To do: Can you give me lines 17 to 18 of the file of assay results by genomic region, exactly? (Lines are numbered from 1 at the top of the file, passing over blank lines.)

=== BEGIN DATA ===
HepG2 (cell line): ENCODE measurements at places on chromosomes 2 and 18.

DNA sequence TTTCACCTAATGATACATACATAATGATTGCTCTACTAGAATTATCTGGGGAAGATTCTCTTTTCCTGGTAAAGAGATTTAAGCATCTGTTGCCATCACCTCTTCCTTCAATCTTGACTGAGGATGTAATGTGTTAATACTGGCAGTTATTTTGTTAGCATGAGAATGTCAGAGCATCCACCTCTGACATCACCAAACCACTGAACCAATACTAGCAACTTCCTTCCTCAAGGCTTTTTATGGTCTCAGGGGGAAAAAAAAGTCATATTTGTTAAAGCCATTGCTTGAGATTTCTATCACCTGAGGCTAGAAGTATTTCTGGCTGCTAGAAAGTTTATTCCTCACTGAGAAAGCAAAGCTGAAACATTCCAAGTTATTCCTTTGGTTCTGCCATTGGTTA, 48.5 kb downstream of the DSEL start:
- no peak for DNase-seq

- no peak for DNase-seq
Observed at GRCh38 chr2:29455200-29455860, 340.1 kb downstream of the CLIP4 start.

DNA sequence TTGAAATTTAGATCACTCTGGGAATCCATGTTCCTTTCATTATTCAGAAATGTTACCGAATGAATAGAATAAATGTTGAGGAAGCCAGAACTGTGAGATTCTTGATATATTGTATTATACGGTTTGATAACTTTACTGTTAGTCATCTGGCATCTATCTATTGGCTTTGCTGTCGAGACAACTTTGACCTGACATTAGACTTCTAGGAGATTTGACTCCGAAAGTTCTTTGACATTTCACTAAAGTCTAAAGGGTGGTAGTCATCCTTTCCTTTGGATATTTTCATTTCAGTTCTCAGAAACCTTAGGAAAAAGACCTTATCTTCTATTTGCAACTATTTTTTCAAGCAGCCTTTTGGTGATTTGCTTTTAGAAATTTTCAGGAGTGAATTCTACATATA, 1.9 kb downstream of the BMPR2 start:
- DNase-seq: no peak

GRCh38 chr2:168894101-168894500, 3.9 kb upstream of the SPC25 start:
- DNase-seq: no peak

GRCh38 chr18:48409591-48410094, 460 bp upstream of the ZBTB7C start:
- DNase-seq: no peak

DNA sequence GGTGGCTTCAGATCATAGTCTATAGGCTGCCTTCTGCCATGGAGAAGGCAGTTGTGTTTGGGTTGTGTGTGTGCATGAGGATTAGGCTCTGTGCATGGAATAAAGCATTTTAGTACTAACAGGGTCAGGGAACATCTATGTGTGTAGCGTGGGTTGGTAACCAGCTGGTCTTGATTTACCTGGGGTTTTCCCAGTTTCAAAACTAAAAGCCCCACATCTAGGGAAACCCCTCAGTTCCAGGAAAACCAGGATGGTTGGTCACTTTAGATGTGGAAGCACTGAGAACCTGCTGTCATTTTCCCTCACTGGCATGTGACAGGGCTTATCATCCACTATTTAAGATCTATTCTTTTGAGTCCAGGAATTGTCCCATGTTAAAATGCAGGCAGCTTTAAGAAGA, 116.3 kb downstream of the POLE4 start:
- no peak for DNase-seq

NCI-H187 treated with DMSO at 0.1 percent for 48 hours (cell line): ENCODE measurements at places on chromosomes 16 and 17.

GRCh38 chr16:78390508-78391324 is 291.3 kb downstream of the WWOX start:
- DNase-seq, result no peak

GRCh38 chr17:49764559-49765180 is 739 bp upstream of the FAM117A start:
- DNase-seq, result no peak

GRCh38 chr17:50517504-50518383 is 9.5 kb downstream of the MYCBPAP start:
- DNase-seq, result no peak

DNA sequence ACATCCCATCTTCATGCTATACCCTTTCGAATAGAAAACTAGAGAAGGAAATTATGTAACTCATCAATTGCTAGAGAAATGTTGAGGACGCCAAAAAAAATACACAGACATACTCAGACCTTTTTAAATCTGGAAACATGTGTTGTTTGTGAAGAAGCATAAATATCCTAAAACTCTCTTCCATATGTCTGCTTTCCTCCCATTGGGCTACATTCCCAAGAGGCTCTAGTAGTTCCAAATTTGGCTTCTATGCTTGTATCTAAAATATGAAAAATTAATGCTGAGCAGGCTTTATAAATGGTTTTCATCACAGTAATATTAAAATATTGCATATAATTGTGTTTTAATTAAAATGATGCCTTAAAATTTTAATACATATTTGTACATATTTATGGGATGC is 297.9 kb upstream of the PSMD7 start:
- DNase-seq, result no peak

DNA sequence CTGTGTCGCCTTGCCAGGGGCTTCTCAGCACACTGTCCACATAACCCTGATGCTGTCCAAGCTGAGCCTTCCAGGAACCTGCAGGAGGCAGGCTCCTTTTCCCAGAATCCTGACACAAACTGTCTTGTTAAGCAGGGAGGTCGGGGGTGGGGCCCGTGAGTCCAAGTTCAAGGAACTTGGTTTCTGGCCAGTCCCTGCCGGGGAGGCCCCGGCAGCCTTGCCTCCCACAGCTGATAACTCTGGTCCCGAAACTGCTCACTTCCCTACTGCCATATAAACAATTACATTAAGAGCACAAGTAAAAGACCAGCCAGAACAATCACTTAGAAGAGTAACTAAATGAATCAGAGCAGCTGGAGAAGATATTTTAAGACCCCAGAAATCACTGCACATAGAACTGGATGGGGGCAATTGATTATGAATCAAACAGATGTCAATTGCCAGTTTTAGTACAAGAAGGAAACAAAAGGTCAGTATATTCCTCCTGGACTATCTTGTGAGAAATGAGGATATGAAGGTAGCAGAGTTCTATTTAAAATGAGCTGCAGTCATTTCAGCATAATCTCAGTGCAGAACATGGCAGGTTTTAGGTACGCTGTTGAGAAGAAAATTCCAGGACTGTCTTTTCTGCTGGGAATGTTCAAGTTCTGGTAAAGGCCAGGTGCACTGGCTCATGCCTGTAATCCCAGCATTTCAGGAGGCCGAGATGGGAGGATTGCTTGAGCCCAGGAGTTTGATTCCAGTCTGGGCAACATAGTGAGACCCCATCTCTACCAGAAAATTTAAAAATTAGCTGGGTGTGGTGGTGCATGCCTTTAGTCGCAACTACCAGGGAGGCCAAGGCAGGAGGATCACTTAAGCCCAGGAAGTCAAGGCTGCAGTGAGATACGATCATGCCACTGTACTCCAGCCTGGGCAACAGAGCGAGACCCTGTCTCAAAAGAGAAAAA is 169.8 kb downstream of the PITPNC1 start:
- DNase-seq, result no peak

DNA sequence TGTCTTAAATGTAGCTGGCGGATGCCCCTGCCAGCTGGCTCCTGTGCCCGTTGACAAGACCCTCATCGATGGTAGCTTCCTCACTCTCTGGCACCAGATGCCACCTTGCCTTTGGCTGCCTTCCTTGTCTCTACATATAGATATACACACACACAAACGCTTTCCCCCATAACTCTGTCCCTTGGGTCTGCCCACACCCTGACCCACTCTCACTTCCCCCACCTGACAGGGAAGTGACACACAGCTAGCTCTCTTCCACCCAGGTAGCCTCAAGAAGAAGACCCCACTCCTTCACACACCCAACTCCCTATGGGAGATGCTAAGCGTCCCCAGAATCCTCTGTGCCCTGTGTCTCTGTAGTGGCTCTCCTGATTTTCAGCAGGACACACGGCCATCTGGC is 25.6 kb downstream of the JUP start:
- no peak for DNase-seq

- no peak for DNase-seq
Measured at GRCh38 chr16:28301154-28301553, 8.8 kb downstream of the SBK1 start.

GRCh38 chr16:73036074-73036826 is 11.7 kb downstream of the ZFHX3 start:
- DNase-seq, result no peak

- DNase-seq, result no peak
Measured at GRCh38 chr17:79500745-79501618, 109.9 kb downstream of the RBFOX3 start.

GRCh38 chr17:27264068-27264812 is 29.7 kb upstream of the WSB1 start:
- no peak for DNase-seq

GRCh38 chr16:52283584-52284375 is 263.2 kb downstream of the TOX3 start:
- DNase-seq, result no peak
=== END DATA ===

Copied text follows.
GRCh38 chr17:49764559-49765180 is 739 bp upstream of the FAM117A start:
- DNase-seq, result no peak